• Identify a “crisis information manager.” The earliest days of a crisis can pass in a whirlwind. Information, at times contradictory, is coming from all directions and can change daily. Identifying a specific staff member or members to sort, review and maintain relevant data, can free other team members to concentrate efforts on designing crisis policies, protocols and guidance. The identified crisis information manager can collaborate with other leads, enabling providers to divide and conquer necessary tasks, while simultaneously building a type of management journal that can be easily referenced long after the crisis has resolved.

Communication: Develop a Strategy Aligned with your Crisis Mission

  • Frequent, targeted, and transparent communication. The uncertainty of crisis requires frequent and targeted communication. COVID-19 is affecting all individuals, worldwide, in some way. Our current holding pattern, fraught with insecurity, personal worries, and financial and health worries, requires frequent communication from all levels of leadership, with an understanding of what agency staff may be experiencing. It can be helpful to assign responsibility for specific types or levels of communication, to different staff members. For example, executive leadership, as transparently as possible, will want to provide a macro sense of the larger environment and the agency’s place in the new order. A program director, focusing on new workflows and coordination of staff, will channel the communication assuring its dissemination and intended purpose of uplifting morale. Key to a communication chain is that it is in line with the overall crisis mission.
  • Building in a process for rapid feedback. Through continuous quality improvement, rapid feedback must be part of the communication strategy. Never is it more important for provider agencies, and the staff within, to be able to pivot and shift depending on updated information or new systems that aren’t working as planned. Traditionally obtained data, tracked through the electronic medical record and client and staff surveys, can offer insight into the effectiveness of program elements. But, in crisis, it is helpful to employ less formal methods for feedback, as well. Regular team check-ins – “huddles” – throughout different “layers” of an agency, can serve as a rapid feedback loop. By their nature, huddles are brief and targeted “non-meetings” which serve to affirm the current situation, confirm which plans are already in place, and assess any need to change the plan (SAMHSA.gov, retrieved 2020, May1). Huddles communicate clinical information and are 20 minutes or less. in non-crisis times. Transferring the huddle concept to managing crisis can ensure that two-way communication is maintained.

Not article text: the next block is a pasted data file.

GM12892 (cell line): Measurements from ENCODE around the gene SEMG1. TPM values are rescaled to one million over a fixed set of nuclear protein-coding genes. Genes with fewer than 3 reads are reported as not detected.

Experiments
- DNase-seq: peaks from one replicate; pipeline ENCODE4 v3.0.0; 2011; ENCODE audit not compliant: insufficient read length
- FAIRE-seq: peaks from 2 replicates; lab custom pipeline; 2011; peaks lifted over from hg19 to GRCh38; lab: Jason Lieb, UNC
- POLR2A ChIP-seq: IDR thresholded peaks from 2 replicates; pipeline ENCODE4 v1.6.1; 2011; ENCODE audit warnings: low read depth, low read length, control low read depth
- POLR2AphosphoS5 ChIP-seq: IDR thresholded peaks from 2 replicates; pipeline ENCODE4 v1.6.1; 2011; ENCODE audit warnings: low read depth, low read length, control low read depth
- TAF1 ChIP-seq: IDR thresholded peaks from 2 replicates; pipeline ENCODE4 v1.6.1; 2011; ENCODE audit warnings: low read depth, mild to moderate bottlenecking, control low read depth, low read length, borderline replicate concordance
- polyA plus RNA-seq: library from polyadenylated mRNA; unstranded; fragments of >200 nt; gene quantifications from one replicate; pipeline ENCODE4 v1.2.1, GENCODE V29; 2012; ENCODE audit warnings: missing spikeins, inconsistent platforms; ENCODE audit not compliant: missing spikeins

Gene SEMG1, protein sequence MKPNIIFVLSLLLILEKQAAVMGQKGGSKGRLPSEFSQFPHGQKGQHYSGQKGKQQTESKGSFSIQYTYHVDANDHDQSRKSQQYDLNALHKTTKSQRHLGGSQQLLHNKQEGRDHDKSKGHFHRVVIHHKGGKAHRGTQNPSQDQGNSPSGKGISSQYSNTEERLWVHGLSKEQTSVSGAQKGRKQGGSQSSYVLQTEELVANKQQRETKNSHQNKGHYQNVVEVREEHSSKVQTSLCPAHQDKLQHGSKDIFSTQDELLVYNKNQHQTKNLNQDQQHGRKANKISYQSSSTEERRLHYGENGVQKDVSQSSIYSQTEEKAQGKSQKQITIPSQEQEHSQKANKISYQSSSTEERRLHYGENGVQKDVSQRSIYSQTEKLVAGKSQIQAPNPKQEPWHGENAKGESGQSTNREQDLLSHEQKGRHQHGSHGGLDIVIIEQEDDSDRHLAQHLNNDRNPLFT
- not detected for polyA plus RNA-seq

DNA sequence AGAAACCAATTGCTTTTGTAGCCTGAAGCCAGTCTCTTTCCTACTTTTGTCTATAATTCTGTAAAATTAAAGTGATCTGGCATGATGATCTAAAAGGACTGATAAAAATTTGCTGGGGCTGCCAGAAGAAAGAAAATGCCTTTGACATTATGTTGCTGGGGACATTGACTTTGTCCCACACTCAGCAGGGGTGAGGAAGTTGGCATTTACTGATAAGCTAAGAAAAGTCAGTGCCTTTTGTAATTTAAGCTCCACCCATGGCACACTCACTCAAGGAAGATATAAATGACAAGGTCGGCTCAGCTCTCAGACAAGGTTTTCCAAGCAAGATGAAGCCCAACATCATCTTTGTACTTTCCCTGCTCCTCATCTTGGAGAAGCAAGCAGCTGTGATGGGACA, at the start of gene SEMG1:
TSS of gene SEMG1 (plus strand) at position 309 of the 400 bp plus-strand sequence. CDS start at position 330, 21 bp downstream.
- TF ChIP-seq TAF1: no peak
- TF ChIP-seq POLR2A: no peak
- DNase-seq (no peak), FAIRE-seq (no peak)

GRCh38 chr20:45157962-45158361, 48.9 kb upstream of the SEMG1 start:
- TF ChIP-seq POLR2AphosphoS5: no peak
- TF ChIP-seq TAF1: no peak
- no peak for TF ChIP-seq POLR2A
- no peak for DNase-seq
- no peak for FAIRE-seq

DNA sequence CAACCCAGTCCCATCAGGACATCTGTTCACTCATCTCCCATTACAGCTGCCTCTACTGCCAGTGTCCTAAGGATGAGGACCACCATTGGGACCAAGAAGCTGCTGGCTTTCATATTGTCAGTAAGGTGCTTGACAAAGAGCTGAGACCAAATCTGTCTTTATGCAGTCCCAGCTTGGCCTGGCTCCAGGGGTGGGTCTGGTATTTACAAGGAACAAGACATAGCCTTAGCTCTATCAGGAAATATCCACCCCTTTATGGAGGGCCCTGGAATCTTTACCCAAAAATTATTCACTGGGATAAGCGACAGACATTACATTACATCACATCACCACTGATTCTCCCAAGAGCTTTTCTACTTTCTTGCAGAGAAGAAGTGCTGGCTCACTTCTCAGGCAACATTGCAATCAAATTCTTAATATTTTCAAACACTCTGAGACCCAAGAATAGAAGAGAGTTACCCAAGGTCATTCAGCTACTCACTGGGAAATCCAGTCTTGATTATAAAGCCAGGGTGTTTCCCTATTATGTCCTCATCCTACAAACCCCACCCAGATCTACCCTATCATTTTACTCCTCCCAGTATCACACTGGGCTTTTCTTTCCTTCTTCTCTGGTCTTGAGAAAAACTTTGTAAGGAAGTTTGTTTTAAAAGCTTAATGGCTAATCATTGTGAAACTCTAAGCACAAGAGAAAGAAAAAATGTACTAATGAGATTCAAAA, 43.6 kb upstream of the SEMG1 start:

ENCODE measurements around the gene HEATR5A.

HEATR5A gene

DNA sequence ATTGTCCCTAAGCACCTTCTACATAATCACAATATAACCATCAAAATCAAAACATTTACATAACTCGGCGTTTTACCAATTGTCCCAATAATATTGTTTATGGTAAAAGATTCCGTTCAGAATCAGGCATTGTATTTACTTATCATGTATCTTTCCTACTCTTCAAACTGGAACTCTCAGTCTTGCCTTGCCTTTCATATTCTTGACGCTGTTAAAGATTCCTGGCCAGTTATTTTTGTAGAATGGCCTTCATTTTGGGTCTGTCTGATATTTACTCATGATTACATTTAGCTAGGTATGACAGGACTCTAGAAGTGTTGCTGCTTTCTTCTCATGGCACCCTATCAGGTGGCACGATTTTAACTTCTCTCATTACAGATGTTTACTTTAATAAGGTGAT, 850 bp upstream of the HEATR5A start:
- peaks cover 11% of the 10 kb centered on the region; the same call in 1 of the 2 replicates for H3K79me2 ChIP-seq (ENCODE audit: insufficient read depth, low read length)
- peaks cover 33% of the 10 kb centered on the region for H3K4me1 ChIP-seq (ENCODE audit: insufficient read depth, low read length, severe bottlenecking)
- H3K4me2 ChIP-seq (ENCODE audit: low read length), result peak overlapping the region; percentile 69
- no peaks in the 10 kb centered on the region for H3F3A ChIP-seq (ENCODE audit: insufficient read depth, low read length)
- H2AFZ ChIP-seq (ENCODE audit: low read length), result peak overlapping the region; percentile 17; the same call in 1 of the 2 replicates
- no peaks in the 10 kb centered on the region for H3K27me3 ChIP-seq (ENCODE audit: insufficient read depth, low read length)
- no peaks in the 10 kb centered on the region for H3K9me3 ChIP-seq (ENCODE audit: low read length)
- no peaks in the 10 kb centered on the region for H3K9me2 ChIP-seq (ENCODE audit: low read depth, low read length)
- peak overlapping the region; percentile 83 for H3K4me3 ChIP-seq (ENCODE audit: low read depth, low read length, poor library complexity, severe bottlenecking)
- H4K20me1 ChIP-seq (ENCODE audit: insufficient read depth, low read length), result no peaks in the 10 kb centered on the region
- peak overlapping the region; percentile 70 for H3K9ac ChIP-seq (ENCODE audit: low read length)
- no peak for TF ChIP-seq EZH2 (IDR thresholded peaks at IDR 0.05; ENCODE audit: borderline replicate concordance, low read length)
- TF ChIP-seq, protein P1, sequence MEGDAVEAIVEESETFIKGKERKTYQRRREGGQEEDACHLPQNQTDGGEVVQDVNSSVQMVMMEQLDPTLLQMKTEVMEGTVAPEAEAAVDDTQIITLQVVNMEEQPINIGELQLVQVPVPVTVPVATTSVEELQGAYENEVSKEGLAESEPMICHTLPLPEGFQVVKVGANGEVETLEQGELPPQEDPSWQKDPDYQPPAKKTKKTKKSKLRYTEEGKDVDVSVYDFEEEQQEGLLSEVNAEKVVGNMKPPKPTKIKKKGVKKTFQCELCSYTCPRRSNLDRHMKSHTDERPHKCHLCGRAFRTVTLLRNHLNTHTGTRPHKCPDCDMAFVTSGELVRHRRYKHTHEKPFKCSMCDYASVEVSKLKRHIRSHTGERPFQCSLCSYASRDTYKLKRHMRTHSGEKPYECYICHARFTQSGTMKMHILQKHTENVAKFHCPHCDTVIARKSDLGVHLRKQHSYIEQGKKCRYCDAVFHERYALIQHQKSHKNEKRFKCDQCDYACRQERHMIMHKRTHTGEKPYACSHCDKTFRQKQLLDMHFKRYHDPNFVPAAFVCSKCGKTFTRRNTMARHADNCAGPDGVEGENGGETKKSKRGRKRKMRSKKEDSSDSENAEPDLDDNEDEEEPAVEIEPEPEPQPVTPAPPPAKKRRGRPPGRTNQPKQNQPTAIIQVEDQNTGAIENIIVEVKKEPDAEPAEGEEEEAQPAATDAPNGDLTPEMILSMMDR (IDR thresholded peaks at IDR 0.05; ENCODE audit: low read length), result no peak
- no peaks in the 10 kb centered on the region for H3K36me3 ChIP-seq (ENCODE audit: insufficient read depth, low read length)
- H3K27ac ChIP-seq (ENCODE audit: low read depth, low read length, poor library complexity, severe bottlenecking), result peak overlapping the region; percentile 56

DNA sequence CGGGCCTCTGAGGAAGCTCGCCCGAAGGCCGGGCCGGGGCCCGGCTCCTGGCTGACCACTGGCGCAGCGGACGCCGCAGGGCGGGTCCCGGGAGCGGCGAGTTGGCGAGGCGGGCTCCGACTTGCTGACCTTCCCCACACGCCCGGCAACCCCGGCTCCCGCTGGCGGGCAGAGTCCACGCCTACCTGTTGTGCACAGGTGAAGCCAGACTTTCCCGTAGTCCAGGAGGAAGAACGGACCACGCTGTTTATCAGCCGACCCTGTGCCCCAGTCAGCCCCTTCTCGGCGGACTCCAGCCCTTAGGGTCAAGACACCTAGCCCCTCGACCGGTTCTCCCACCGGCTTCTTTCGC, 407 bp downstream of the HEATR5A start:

• Daily change requires prompt communication, and sensitivity to staff fatigue. The reality of the COVID-19 situation is that change occurs daily, sometimes multiple times throughout the day. One change may necessitate multiple micro-adjustments that ripple through the service delivery chain. Balancing the need to ensure communication at regular intervals, while respecting the very real impact of change-fatigue among staff, requires being in-tuned with what they need to hear, and when.

In times of crisis, behavioral health and substance use disorder providers’ experience in program development is a necessary foundation. Equally important is being cognizant of the process of change and its impact on individuals. Taking a proactive response to sudden, unfamiliar and transformational change, supports a smooth and (somewhat) seamless transition to the “new normal.” Virtual services through telepractice is a modality that is likely to stay and will certainly benefit a cohort of our clients. An underlying theme of the COVID pandemic is that it requires that we create a balance between current and effective evidence-based care in clinical settings, and to consider how clients are or can be best served through telepractice. Structuring program development through the change process extends the benefit to staff and paves the way for lasting organizational success.

Mary Brite, LCSW, CASAC, is Vice President of Outpatient Services at Outreach Development Corporation.